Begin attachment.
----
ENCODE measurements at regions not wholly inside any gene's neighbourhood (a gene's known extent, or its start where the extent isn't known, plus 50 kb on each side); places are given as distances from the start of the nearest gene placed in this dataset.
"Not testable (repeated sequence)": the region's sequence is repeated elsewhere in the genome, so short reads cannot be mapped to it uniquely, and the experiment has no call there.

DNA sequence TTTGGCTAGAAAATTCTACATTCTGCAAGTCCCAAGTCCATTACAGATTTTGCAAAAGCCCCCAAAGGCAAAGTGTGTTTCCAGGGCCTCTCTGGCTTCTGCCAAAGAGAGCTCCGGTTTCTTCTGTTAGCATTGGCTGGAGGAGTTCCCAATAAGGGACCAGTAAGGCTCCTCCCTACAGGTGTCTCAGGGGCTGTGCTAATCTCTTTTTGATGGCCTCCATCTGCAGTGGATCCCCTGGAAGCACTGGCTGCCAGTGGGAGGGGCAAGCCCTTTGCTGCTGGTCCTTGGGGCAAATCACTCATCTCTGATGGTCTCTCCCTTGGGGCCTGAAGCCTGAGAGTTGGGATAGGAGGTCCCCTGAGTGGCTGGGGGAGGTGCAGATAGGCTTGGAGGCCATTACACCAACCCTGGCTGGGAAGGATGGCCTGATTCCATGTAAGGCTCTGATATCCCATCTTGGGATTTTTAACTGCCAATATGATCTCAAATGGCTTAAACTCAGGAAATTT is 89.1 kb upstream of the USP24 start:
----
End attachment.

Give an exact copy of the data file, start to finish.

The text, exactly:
ENCODE measurements at regions not wholly inside any gene's neighbourhood (a gene's known extent, or its start where the extent isn't known, plus 50 kb on each side); places are given as distances from the start of the nearest gene placed in this dataset.
"Not testable (repeated sequence)": the region's sequence is repeated elsewhere in the genome, so short reads cannot be mapped to it uniquely, and the experiment has no call there.

DNA sequence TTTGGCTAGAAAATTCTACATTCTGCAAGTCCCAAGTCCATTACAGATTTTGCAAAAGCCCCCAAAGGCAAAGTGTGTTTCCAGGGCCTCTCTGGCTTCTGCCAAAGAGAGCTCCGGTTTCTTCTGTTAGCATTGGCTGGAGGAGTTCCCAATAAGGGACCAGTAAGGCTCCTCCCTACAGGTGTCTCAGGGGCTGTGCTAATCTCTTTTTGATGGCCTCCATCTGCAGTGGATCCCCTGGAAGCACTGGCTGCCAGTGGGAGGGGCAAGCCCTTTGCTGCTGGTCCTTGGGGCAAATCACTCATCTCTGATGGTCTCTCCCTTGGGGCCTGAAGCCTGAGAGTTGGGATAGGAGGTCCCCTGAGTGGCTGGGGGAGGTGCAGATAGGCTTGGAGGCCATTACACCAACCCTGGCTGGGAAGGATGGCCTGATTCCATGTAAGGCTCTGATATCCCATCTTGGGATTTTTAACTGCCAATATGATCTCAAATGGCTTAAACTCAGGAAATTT is 89.1 kb upstream of the USP24 start: